Duke Energy CEO James Rogers says his board lost confidence in Progress chief Bill Johnson

Published Jul. 21, 2012

RALEIGH, N.C. — The head of the newly merged Duke/Progress Energy utility said his board lost confidence in the leadership of Progress CEO Bill Johnson and ousted him partly because of poor stewardship of his company's nuclear plants.

Duke's board of directors had "an accumulation of concerns and observations" that began surfacing in May, Duke CEO James Rogers testified Tuesday before the North Carolina Utilities Commission. That prompted the board to remove Johnson as CEO of the combined utility and replace him with Rogers immediately after the $32 billion merger closed last week, he said.

The testimony before a standing-room crowd marked the first time Duke officials have publicly given any reasons for Johnson's abrupt departure. The unusual boardroom maneuver has triggered outrage from Progress insiders and regulators who felt misled about Duke's intentions.

Rogers, 64, told commissioners his intent Tuesday was "not to disparage Bill."

Nonetheless, he rattled off several criticisms of Johnson's management capability and lack of transparency in revealing problems with the utility. In particular, he cited ongoing troubles at the Crystal River nuclear plant in Florida, under performance of the overall nuclear fleet and Progress' weaker financial status.

Among the Duke board's concerns was that three out of five Progress Energy nuclear plants are under increased federal oversight. "We will pour money into those plants to bring them back to excellence," Rogers said.

In Florida, where Progress Energy has 1.6 million customers, the utility has been under severe scrutiny because of its botched handling of a maintenance and repair project to replace old steam generators at Crystal River. The utility has estimated it will cost as much as $2.5 billion to repair the plant, which went offline in 2009, and purchase alternative energy.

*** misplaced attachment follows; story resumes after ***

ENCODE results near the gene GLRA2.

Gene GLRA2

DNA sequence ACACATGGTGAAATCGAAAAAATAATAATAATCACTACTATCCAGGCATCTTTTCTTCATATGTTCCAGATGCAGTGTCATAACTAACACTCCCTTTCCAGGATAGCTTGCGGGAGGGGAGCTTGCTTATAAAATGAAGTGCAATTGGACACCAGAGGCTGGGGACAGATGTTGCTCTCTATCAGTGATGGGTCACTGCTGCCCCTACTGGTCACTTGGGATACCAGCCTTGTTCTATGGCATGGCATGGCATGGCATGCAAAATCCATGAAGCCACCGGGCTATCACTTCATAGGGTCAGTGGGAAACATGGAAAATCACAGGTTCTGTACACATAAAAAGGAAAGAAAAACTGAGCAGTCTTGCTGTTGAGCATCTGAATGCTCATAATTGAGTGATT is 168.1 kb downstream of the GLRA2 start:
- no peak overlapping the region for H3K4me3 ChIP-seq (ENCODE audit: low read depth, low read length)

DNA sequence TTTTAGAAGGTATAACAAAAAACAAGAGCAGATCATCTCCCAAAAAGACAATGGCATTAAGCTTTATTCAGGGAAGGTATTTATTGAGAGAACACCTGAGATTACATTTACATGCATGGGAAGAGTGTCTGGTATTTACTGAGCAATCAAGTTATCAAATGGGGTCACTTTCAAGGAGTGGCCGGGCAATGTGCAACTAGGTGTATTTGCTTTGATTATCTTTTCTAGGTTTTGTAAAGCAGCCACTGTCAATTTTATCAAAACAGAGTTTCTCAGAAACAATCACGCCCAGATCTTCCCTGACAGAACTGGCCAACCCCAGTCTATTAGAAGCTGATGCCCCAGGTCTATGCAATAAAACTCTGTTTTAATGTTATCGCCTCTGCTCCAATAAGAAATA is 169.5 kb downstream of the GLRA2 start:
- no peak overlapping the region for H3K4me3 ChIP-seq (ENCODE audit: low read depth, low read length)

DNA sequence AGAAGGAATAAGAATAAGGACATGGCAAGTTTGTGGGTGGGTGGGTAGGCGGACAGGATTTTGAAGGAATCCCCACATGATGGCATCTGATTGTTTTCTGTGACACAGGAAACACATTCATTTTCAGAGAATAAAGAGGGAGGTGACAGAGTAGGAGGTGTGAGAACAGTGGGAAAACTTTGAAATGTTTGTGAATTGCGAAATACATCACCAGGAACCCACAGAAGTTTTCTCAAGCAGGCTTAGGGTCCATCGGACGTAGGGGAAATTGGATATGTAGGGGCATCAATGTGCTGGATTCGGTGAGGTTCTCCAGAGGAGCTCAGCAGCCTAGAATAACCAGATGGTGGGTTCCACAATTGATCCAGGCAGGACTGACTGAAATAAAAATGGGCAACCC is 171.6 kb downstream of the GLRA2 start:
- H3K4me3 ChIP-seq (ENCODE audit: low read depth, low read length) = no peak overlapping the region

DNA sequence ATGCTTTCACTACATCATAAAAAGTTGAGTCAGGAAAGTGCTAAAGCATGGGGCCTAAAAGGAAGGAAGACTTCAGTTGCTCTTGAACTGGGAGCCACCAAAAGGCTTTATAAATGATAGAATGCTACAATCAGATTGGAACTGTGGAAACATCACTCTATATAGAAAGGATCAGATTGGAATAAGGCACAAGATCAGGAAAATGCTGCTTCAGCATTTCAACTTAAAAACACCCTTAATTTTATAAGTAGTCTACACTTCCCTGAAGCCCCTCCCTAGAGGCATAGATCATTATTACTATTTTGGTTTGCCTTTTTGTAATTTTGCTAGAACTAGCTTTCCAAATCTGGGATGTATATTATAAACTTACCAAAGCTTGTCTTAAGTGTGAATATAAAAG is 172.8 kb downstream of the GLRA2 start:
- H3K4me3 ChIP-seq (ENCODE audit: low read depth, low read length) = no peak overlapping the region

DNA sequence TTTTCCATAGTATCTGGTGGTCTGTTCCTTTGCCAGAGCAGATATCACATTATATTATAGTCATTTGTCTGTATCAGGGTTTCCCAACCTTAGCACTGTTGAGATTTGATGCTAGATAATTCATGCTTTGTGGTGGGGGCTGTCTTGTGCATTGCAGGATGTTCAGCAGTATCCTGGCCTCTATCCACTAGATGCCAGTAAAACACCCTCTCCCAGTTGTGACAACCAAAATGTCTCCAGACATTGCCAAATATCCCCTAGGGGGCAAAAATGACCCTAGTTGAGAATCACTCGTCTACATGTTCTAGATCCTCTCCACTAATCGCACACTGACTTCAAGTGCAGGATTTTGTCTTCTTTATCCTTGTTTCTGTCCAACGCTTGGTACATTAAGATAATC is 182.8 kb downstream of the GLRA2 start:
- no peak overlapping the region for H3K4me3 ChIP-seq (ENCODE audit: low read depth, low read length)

"We really need to decide whether to fix or retire the plant," Rogers told the commissioners, noting that his board had been reading news stories about it. The Tampa Bay Times has chronicled how Progress' mistakes have added billions to the cost of the Crystal River project.

He disclosed that Duke has entered into mediation with the nuclear plant's insurer.

Rogers' statements put the Utilities Commission in a difficult position, because it had declined to hear concerns about Crystal River that critics raised before the merger.

Jim Warren, executive director of NC WARN, an environmental watchdog group, asked the commission to question Duke and Progress about Crystal River a week before the merger closed. "Now the question is, what is the commission going to do?" he asked. "It had the opportunity to examine the repercussions of Crystal River and disallowed it. It was very clear that Crystal River was the biggest problem."

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Utilities Commissioner Bryan Beatty asked Rogers why Duke downplayed mounting concerns about Crystal River right before the merger. Rogers said that was because the plant's condition itself did not change; only the company's perception of it was changed. Beatty's response: It apparently was significant enough to change CEOs.

Beyond missteps within Progress, board members were also concerned that Johnson would not be able to cohesively blend the cultures of the two companies. Duke has 18,000 employees, and Progress has 11,000.